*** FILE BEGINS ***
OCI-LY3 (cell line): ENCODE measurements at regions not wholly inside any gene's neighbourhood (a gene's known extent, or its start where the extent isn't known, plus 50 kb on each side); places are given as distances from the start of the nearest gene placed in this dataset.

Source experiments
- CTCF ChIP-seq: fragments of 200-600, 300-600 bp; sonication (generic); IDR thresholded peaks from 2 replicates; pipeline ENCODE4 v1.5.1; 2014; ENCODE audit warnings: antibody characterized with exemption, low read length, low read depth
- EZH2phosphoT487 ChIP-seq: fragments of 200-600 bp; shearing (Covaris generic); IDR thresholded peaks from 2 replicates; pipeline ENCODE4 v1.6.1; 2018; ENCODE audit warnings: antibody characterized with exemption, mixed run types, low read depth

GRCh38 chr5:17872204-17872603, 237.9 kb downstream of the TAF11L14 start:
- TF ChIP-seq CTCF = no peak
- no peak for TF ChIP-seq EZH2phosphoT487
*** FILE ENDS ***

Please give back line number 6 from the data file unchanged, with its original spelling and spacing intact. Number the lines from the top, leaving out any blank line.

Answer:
- TF ChIP-seq CTCF = no peak